North Bergen police fatally shoot man who allegedly stabbed three people

first_imgNORTH BERGEN — Local police fatally shot a man who allegedly stabbed three people Monday morning, according to a press release from the Hudson County Prosecutor’s Office.At 3:20 a.m. Monday morning, officers responded to a 911 call regarding a fight in progress at 1601 Union Tpke. After arriving, one officer noticed a female victim with numerous stab wounds and administered medical aid. The woman then directed two other responding officers to behind the residence, where they found another female victim and a male suspect. Officers attempted to deescalate the situation while administering aid to the second victim. However, their efforts to restrain the man with pepper spray did not work, forcing them to discharge their weapons. The suspect was identified as Winston Espino Sanchez, 45, of Union City. He was struck in the torso, treated on scene, and taken to Jersey City Medical Center, where he later passed away, the release said.The County Prosecutor is investigating. ×last_img read more

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Bright spots to Indy 500 face with no fans?

first_imgCoronavirusIndianaLocalNewsSports Twitter Pinterest Facebook WhatsApp Facebook (“Indianapolis Motor Speedway – Speedway, IN” by Josh Hallett, Creative Commons) It might be hard to believe, but an Indianapolis 500 without fans may come with benefits for the event.The race had already garnered a lot of attention this year with it being the first Indianapolis 500 with the Indianapolis Motor Speedway under new ownership in Roger Penske, who has made vast cosmetic improvements to the famous race track to better the fan experience.With no fans this year, fans will have to wait until next year to take in all the new improvements. Nevertheless, Chris Gahl with Visit Indy, said Penske and the IMS leadership staff made the right call in light of the coronavirus pandemic.“In the long-term, to ensure the health of the event, taking a pause this year is something we support,” Gahl said to Inside Indiana Business. “We again commend the Indianapolis Motor Speedway in being thoughtful in this approach.”Gahl is airing on the brighter side of things when it comes to the announcement. He believes a fanless Indianapolis 500 will lead to a huge local, national, and international TV and radio audience. Along with that, it will spark a bigger interest in next year’s race.“That attention will lead to demand for attending next year,” he said. “This will be a hot ticket come 2021 because it will be off the heels of the COVID pause.”Though the economic hit the city is taking now because of the lack of fans will hurt, Gahl feels the with the increased attention the race could get next year city could be in for a pretty big pay off in the long-run, should the pandemic subside by then. Google+ Twitter Bright spots to Indy 500 face with no fans? WhatsApp Google+ By Network Indiana – August 7, 2020 0 356 Previous articleFood Bank of Northern Indiana releases mobile food distribution schedule, August 10-14Next articleTwo arrested on drug charges in Plymouth Wednesday Network Indiana Pinterestlast_img read more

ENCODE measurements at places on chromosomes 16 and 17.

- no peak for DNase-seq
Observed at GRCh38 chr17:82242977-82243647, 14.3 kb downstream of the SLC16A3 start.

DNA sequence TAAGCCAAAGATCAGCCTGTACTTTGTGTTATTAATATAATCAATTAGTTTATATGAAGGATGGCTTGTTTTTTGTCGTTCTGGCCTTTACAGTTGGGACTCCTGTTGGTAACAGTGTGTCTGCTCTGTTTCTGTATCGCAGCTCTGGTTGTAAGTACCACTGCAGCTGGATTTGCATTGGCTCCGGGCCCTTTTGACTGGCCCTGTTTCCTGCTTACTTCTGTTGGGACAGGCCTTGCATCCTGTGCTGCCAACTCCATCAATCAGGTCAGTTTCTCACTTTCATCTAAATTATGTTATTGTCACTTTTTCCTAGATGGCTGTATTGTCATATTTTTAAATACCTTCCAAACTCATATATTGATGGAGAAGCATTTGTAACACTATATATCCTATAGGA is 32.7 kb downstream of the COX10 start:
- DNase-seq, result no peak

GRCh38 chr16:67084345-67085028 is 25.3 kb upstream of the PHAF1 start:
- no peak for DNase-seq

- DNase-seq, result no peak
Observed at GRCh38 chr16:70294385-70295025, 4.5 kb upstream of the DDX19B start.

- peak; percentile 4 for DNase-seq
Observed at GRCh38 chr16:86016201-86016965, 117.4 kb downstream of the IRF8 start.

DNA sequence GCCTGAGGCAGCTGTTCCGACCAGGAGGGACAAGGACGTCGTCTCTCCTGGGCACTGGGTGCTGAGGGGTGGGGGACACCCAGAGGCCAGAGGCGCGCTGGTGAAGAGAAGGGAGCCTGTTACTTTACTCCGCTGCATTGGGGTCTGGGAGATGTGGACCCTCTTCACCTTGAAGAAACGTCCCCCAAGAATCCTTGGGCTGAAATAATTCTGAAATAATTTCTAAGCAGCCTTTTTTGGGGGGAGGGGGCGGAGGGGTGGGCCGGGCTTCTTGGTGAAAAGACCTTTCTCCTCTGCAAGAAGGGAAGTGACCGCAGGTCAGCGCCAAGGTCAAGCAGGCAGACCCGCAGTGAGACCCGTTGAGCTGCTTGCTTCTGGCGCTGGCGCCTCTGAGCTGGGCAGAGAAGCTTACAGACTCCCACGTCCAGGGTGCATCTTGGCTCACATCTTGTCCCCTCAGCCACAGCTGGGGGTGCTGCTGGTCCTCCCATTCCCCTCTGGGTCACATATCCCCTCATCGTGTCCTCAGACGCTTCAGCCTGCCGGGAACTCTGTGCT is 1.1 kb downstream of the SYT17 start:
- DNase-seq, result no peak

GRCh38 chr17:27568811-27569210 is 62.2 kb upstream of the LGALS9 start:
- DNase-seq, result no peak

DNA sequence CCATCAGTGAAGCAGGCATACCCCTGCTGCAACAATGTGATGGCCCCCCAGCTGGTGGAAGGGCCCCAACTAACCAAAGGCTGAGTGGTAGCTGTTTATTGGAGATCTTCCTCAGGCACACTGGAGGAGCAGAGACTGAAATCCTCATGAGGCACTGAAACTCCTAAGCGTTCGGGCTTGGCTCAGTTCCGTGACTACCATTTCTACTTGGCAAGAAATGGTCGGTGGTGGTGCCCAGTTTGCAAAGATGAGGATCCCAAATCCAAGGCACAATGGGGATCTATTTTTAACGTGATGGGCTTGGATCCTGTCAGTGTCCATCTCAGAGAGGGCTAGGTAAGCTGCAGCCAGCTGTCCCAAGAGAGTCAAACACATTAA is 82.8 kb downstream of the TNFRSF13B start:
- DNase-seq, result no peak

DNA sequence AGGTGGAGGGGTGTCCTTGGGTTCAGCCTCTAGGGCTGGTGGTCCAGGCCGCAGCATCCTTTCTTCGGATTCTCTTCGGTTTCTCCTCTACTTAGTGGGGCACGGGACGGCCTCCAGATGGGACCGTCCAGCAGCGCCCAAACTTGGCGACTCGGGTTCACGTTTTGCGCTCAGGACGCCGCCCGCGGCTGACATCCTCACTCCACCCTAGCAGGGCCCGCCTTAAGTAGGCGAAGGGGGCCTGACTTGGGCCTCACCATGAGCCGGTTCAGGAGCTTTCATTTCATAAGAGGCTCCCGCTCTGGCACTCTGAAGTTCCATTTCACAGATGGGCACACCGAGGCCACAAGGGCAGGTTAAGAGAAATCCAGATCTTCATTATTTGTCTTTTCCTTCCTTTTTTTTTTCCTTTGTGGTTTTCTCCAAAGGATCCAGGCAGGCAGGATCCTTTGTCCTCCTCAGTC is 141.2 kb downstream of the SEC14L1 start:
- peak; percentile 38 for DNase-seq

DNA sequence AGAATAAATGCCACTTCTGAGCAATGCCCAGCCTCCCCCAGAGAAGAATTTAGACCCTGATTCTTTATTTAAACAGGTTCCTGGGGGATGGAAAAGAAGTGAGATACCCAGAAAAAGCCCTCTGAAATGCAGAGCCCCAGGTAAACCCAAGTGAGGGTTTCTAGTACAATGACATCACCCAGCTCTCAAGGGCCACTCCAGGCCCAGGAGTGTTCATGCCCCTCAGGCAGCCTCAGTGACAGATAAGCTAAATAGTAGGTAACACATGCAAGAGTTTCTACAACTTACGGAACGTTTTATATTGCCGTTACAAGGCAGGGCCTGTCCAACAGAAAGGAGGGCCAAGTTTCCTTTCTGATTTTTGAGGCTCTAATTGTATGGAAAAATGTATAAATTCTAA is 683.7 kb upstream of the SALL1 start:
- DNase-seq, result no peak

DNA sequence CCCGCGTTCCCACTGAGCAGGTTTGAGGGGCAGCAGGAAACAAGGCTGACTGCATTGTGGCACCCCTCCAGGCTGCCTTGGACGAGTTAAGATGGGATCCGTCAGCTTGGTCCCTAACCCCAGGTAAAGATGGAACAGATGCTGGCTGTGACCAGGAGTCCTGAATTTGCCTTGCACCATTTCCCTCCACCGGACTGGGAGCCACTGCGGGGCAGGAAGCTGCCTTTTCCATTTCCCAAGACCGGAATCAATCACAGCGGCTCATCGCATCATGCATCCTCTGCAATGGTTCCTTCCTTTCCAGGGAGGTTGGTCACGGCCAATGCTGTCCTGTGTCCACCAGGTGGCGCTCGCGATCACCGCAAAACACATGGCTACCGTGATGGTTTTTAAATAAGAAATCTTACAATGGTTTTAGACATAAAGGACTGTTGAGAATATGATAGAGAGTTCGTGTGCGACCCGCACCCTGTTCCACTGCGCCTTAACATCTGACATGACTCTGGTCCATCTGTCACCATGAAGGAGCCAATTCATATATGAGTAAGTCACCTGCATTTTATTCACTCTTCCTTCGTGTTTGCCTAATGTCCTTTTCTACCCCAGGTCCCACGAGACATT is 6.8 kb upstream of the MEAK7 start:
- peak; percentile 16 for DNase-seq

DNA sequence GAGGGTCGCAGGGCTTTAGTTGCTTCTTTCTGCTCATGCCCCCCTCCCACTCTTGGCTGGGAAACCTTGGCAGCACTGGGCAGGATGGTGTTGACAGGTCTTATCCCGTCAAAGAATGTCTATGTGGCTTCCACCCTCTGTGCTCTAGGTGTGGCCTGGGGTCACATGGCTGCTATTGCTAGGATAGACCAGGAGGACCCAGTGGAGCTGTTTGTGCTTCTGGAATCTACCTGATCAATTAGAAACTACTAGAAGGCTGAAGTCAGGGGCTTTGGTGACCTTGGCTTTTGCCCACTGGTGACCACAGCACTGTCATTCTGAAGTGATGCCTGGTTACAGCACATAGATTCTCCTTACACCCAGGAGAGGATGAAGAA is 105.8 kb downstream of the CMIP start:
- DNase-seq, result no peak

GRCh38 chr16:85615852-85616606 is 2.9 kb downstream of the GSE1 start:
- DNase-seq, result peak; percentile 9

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Future fuel